Books

What I read: February 2019 Wrap Up

February 2019
Reading Wrap Up!

February 2019 has been a great month, it’s been enlightening and it’s encouraged me to come to terms with a few things for the better.
Mostly I’ve started to realise what serves to propel me forwards and help me to accomplish my dreams, and also what doesn’t – people, hobbies and actions.
Plus, I had a pretty good reading month!
All in all, I read a total of 6 books, which isn’t amazing for me, but I am writing this relatively early – it’s the 20th today and I hope to have another book finished by the time this is posted.

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Between February the 1st and February the 3rd I read:
Do Androids Dream of Electric Sheep? – Philip K Dick.

I have been eager to read this for a while, I really enjoyed The Blade Runner movie and I read some of Dick’s work last year and quite liked it, despite its weirdness.
I’m happy to say that this book retains that weirdness but in a more easily digestible way.
I loved this book which is set on a post-apocalyptic Earth in which the majority of life has been wiped out. Animals, therefore, act as a kind of currency or at least they are a sought after possession which proves your empathy to other people – and as for the people, well, there’s a whole bunch of androids posing as humans which is a big no-no.
Enter Rick Deckard – an android killing bounty hunter who finds himself caught up in a rather complicated situation in which he has to “shut down” 4 androids – but how to ascertain who is human and who is droid? He has his techniques, but does it work? Just what is it that makes something “human”?
I thoroughly enjoyed this book – it was perfect for me in the sense of the questions it raises about humanity, empathy and also the queries I had with regards to Rick himself. I’ll be thinking about it for some time.
I gave this novel 5/5 stars.

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Between the 4th of February and the 6th of February I read:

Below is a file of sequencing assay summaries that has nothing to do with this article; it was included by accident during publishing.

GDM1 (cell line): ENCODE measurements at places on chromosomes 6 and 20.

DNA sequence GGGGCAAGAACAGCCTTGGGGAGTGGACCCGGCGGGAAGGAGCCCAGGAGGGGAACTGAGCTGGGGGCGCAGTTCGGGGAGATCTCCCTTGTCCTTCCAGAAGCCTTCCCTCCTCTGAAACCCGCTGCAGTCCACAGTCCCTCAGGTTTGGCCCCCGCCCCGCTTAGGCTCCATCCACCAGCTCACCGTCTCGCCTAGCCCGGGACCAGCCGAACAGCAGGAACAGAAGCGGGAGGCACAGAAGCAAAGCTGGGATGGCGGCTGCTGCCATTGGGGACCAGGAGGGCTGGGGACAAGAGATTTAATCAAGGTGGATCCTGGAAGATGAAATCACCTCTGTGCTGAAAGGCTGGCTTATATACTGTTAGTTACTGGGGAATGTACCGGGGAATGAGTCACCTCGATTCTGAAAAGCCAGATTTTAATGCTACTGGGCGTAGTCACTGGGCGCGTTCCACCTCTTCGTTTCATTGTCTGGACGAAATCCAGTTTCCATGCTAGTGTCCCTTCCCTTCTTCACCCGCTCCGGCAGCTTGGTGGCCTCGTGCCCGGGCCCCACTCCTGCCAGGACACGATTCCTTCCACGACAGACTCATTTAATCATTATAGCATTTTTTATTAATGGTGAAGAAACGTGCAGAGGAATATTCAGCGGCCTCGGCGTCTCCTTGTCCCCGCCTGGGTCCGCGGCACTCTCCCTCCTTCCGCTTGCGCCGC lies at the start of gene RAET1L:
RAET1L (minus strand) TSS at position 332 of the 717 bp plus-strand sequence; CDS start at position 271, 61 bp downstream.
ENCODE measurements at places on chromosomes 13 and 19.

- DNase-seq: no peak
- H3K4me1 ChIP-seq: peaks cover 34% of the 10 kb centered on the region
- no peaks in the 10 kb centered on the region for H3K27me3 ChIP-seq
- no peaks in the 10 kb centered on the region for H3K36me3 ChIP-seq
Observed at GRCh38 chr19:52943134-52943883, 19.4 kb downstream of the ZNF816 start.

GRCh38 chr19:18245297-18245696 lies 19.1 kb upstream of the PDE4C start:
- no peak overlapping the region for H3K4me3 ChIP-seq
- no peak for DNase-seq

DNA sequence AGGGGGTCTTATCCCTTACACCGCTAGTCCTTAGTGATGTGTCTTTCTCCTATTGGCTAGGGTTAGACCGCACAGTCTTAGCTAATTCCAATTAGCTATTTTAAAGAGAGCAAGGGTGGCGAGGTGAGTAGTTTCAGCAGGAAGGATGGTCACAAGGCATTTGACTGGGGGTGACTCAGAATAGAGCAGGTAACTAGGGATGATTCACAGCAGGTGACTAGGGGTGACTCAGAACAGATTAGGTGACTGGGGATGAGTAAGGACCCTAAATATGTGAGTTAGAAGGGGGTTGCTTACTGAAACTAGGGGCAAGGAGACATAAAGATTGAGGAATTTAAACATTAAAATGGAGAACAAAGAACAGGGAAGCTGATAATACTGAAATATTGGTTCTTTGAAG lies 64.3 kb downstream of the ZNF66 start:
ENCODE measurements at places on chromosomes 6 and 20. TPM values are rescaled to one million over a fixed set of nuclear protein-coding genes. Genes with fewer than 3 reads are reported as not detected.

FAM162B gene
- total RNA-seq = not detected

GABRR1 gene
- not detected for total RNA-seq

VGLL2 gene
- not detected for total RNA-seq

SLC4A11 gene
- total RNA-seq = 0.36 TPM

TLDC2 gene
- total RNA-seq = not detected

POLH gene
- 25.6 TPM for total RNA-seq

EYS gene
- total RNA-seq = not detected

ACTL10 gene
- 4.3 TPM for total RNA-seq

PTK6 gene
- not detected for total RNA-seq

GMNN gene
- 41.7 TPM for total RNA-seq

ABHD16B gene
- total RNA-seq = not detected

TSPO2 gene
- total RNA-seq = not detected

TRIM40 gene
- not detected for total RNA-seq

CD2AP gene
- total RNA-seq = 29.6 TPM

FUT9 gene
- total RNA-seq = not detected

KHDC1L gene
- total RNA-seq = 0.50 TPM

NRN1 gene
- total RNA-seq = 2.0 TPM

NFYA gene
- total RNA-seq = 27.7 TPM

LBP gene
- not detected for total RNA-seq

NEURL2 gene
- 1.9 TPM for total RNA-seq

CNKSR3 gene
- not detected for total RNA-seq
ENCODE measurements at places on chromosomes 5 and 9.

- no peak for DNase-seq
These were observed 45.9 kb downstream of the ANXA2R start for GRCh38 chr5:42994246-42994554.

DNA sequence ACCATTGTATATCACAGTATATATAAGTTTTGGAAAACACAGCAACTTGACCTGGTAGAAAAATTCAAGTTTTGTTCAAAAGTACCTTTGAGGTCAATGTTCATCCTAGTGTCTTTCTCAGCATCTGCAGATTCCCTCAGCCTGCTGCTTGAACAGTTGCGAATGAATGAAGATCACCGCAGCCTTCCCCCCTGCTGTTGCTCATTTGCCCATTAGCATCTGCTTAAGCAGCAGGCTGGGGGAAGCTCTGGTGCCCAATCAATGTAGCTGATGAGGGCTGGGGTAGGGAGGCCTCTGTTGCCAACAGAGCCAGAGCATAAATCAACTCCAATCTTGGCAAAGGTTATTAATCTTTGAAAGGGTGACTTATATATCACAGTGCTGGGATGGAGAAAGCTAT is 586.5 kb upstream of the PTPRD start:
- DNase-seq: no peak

They Both Die at the End – Adam Silvera.

I had heard many wonderful things about this writer and the topics he covers in his novels, mostly Contemporary but set in the not too distant future, from what I can gather, this author writes character-driven novels which pull at the heartstrings.
They Both Die at the End has been described to me as the sort of book which will have you in tears, despite the fact that you clearly know what is going to happen at the end, you don’t know how and you don’t know why.
Rufus and Mateo are two teens who receive a call stating that today is the day they will die – this is a weird system in which people are alerted that they will pass away within the next 24 hours and have an undetermined amount of time within those 24hrs to get their affairs in order or say their goodbyes or whatever.
They meet over an app called “last friend” and spend the next day or so in each other’s company, attempting to live their lives to the fullest in the short space of time they have left.
I loved this concept, it’s original and the characters are fantastic, there’s an obvious character arc and love stuff was, albeit predictable, sweet and well written. Unfortunately, my logical ass wanted to know more about the system, about the call people receive on their day of death and how it all works. PLUS I felt that in reality, even if this system was in place, people would just go absolutely bloody mental and start killing everyone around them when they realised it was their death day. Crime would totally skyrocket and humanity would be doomed.
So yeah, I loved this story but I needed more explanation.
For this reason, I gave this novel a 4/5 rating.

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Read on: 07.02.2019
The Party – Elizabeth Day


So, this was an absolutely pleasant surprise.
I went into this book with zero expectations, I figured – “Thriller type novel with dodgy sexual undertones” and I wasn’t completely wrong, but honestly, I really loved this novel more than I thought I would.
The main character, Martin, has been the best friend of Ben since they were at boarding school together when they were teens, the lads went through everything together but their pairing was a little weird – Martin, the creepy swot, and Ben, the extrovert jock.
Fast forward and the men are approaching their 40’s, Ben is throwing and obnoxious bash at his posh mansion with his super extra wife and Martin and his wife Lucy are invited along – and then we find out a lot of shit about their past which honestly had me turning those pages frantically – I ate this novel up so quickly in one day – something I haven’t done since Pretty Girls by Karin Slaughter.